There's a civil war going on inside every one of the 37 trillion cells in your body. Now, University of Michigan scientists have uncovered how your cells keep this war from causing too much collateral damage.
On one side of the battle: your "regular" DNA, which provides the day-to-day instructions for life. On the other side: tiny bits of rogue DNA that hide like spies between genes in your own DNA. From time to time, these rogue bits of DNA spin off a copy of themselves and "jump" to another DNA location -- often causing harmful mutations when they land.
How our cells fight off the effects of these rogue DNAs, called LINE-1 retrotransposons, has remained a mystery. But in a new paper published in the open-access journal eLife, scientists from the University of Michigan Medical School and Howard Hughes Medical Institute and colleagues have captured the action like battlefield reporters.
They zeroed in on the defensive activity of an enzyme called APOBEC3A -- and showed that it can cause mutations within the LINE-1 retrotransposons as they jump to new locations. This prevents subsequent invasions into other areas of DNA.
This defensive strike sends out a signal to other defense forces inside the cell, which neutralize the jumping gene and sweep away the destroyed copy.
The findings not only help explain a mystery of the body -- they also may help in the development of cancer drugs. That's because other APOBEC enzymes cause cancer-related mutations -- a kind of "friendly fire" that makes these enzymes a potential target for new drugs.
The new findings about APOBEC3A's ability to squelch LINE-1 activity could mean that blocking APOBEC3 with new cancer drugs might carry consequences.
John Moran, Ph.D., the U-M and HHMI geneticist who led the work with Sandra Richardson, Ph.D., says the new finding gives scientists the first proof of a hypothesized defense strategy.
"It's often hard to see what normally happens during an efficient process that occurs inside our cells," he explains. "But by blocking the process that would normally clean up the evidence of this interaction, we can start to see what is going on."
Our cells may each contain as many as 500,000 copies of LINE-1, says Moran, the Gilbert S. Omenn Collegiate Professor of human genetics and professor of internal medicine at U-M and an HHMI research investigator.
LINE-1 is part of the so-called "junk DNA" that makes up half of our genetic material -- but the purpose of "junk DNA" is unclear.
Most LINE-1 copies lay dormant, but a few dozen active copies reside in each cell. LINE-1 retrotransposons can activate and jump, making them dangerous junk.
In fact, LINE-1 alone may cause one in every 250 disease-causing mutations in humans.
So, the "junk" moniker doesn't really fit, says Moran -- though he admits we are probably stuck with this label. He and his team have studied LINE-1 and other jumping genes for years, working with colleagues from the University of Pennsylvania and the Salk Institute, who are co-authors on this paper, and, in previous studies, with colleagues at Duke University.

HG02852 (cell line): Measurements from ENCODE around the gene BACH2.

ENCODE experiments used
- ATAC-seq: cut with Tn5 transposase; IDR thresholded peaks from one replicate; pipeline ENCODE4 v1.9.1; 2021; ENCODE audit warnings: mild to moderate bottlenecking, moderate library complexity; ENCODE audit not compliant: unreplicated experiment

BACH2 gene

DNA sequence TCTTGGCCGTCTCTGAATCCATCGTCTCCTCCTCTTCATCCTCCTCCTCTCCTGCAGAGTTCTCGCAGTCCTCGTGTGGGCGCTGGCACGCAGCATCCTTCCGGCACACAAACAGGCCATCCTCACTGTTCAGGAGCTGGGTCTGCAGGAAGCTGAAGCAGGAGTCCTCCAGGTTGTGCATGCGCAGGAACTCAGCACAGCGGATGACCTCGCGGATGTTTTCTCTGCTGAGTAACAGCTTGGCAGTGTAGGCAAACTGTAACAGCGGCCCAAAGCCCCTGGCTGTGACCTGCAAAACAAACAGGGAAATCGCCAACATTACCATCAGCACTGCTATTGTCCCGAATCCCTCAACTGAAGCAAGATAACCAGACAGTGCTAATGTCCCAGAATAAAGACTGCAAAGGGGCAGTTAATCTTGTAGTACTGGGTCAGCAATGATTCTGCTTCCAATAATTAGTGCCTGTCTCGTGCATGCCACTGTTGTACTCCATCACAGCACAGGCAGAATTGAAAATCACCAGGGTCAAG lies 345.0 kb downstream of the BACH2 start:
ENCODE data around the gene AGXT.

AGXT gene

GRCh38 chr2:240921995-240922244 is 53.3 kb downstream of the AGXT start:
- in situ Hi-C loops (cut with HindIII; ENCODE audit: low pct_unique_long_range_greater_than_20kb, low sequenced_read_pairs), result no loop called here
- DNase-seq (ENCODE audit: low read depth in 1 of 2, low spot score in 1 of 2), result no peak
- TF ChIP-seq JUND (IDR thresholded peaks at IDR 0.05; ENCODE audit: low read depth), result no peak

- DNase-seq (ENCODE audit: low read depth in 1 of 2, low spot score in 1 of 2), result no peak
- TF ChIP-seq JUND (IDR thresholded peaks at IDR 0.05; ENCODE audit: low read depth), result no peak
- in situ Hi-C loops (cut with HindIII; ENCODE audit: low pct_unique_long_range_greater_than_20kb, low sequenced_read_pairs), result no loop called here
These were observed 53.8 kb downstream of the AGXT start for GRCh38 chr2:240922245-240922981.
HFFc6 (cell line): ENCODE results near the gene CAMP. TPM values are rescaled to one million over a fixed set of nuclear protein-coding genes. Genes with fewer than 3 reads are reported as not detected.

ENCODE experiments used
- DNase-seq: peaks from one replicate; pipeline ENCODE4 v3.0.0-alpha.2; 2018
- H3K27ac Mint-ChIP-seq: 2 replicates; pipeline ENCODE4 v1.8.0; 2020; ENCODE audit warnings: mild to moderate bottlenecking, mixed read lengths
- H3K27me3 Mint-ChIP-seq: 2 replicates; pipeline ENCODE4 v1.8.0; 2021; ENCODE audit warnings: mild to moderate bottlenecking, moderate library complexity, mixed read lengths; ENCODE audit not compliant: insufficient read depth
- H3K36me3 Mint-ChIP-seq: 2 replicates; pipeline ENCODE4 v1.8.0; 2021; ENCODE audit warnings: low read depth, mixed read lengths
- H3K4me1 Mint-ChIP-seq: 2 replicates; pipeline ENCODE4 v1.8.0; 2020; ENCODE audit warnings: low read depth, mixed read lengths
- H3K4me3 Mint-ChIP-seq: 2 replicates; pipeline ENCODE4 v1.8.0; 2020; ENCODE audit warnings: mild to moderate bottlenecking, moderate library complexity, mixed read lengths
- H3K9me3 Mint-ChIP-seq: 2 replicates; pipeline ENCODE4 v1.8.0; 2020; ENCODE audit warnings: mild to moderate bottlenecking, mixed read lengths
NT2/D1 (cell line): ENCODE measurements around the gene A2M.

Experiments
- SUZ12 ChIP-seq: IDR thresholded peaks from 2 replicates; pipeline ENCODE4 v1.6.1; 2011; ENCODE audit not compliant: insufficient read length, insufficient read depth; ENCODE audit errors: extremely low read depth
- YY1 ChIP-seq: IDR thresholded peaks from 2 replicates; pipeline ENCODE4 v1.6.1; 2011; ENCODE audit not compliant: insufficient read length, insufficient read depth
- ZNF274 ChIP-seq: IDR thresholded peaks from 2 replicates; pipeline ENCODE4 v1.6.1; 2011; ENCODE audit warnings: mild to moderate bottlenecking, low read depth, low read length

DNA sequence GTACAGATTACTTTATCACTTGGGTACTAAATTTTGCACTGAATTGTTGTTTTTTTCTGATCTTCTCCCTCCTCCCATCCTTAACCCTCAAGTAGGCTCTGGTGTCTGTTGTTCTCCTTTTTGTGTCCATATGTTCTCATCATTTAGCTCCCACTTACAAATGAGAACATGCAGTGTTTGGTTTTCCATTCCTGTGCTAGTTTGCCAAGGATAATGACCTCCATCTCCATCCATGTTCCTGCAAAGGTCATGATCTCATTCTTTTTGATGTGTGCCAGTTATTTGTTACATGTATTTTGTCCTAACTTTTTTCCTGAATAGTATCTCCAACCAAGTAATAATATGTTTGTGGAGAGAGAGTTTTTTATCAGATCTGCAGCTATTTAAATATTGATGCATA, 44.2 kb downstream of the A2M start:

Fighting fire with fire
In addition to fighting LINE-1 jumps that can cause mutations, APOBEC enzymes also fight off certain viruses. In fact, scientists first discovered these enzymes when observing how human cells fight off infection by HIV, the virus that causes AIDS.
Just like HIV, LINE-1 spreads throughout our DNA by making an RNA copy of its genetic sequence. Then, the RNA is copied back into a new LINE 1 copy that can slide into a new location in our DNA -- a process called retrotransposition.
In this new paper, the researchers show that LINE-1 has one important point of vulnerability. When the new DNA copy peels away from the RNA, an APOBEC3A molecule can attach and change some of the "letters" or base-pairs (rungs on the DNA ladder) in the DNA sequence. Specifically, it changes the "C" bases to "U" bases. The presence of those U bases triggers the cell's cleanup mechanism to come in and dismantle the new copy of the rogue DNA.
In other words, APOBEC3A preempts a potential mutation by LINE-1 jumping, by itself causing a mutation in the new LINE-1 copy that the cell then destroys. But APOBEC3A can pose a mutation danger to the rest of our DNA -- which means our cells must strike a balance between a vigorous defense and the danger of friendly fire.
This kind of intracellular "immunity" may have been raging since the beginnings of life on earth, Moran speculates. LINE-1 contains the code for a molecule called reverse transcriptase -- the kind of molecule that would have been crucial when higher life forms started to evolve and use DNA instead of the less stable RNA to carry genetic information.
Moran and his colleagues will continue to study the importance of the APOBEC family of enzymes in fighting the effects of jumping genes.
They hope to study APOBEC's importance in fighting off mutations early in the development of embryonic life, and in the development of the eggs and sperm that carry our genes to the next generation. Now that they have shown how this defense mechanism works in cultured cells, they hope to study the importance of LINE-1 jumping and the defenses against it in specific diseases.
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